SOUTHPORT, NC -- AARP members were part of a group of 27 volunteers who created a colorful crosswalk on East Moore Street to demonstrate to downtown Southport and its residents how a clearly marked pedestrian crosswalk can help improve safety.
The blue, red and yellow crosswalk at the town's busiest intersection helped pedestrians walk safely across the street. The volunteers also created colorful drawings of figures walking and cycling in nearby on-street parking spaces, encouraged citizens to be active.
The temporary changes they created are a form of “tactical urbanism,” an approach to neighborhood improvement that uses short-term, low-cost, and scalable methods to spark long-term change.
This project, and the concept of "tactical urbanism" will be part of a broader examination of communities working to become age-friendly at the NC Age-Friendly and Livable Community Conference, hosted by AARP in Winston-Salem, November 19-20. AARP members with a strong interest in projects related to improving housing, transportation, walkability, health care, social engagement, should contact their local AARP representative for more conference details.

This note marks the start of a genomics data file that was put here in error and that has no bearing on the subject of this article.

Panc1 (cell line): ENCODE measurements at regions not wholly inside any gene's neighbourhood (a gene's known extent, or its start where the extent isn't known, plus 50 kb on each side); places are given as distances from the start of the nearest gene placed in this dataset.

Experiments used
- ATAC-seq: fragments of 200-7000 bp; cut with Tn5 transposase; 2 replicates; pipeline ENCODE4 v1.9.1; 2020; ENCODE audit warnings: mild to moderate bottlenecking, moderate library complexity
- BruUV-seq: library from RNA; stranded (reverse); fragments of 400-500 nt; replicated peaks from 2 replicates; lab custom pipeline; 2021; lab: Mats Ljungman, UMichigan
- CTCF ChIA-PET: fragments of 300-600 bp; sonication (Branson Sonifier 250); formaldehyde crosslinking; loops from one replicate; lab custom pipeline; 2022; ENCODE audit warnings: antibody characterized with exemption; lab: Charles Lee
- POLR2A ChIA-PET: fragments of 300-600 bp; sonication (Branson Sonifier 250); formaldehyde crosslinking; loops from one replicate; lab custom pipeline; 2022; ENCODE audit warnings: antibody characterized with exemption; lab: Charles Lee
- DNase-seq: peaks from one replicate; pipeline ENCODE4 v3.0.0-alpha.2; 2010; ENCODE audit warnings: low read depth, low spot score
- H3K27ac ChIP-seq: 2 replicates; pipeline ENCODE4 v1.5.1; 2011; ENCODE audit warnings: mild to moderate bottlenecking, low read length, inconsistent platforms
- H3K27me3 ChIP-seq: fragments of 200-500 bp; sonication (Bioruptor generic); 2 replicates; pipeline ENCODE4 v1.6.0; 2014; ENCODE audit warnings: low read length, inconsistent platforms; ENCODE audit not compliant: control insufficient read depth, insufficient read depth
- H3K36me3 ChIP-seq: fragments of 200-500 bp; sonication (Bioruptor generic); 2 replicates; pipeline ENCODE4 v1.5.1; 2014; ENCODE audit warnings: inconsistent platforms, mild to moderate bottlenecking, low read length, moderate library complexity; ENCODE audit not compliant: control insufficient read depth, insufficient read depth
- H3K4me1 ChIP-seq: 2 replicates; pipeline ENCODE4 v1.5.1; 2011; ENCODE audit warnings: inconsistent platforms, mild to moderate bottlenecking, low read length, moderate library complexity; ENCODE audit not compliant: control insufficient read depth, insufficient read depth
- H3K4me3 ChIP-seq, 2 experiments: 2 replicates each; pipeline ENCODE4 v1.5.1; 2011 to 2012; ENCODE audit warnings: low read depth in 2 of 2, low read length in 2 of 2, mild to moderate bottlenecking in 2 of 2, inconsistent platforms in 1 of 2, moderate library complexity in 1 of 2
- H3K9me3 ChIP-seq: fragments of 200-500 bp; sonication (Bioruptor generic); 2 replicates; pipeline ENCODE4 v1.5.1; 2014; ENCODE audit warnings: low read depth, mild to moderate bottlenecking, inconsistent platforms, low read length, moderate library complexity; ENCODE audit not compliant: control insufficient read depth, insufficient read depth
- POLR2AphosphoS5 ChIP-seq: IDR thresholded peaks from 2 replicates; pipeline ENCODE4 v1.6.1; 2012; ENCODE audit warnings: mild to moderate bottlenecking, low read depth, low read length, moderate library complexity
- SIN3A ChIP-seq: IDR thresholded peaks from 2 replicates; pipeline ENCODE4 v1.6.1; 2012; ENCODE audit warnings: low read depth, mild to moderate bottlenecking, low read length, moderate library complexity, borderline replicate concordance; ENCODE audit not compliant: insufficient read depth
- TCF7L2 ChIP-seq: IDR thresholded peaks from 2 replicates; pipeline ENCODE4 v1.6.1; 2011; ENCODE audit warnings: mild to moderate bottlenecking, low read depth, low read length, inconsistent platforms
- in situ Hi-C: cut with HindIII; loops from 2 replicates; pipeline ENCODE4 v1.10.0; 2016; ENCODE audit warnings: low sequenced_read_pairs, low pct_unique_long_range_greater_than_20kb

"Although the North Carolina Department of Transportation has heard from the city about the need for a crosswalk in that spot, it has yet to provide funding," explained Southport alderman Lora Sharkey.
AARP volunteer Carole LeBlanc, who helped arrange AARP's participation in the project along with the YMCA of Southeasten NC said, ” AARP in Coastal NC, is aiming to make our communities more age friendly. We initiated this work after seeing the benefits of a similar project last year in Asheville."
The tradeoff for Southport when it comes to establishing a permanent crosswalk would be the loss of four parallel parking spots. But according to AARP Associate State Director Suzanne Black, the space can be used as a 'parklette' a place where people can sit on a bench and converse, have coffee and relax." AARP set up a bench with two potted plants to create a temporary parklet in that area.
Black said that Southport residents will be able to share their thoughts about making these changes permanent through a request for feedback in their next utility bill.
To learn more about what makes communities great places for all ages, inspiring ideas, and how to get started, visit the AARP Livable Communities website.
This story is provided by AARP North Carolina. Visit the AARP North Carolina page for more news, events, and programs affecting retirement, health care, and more.
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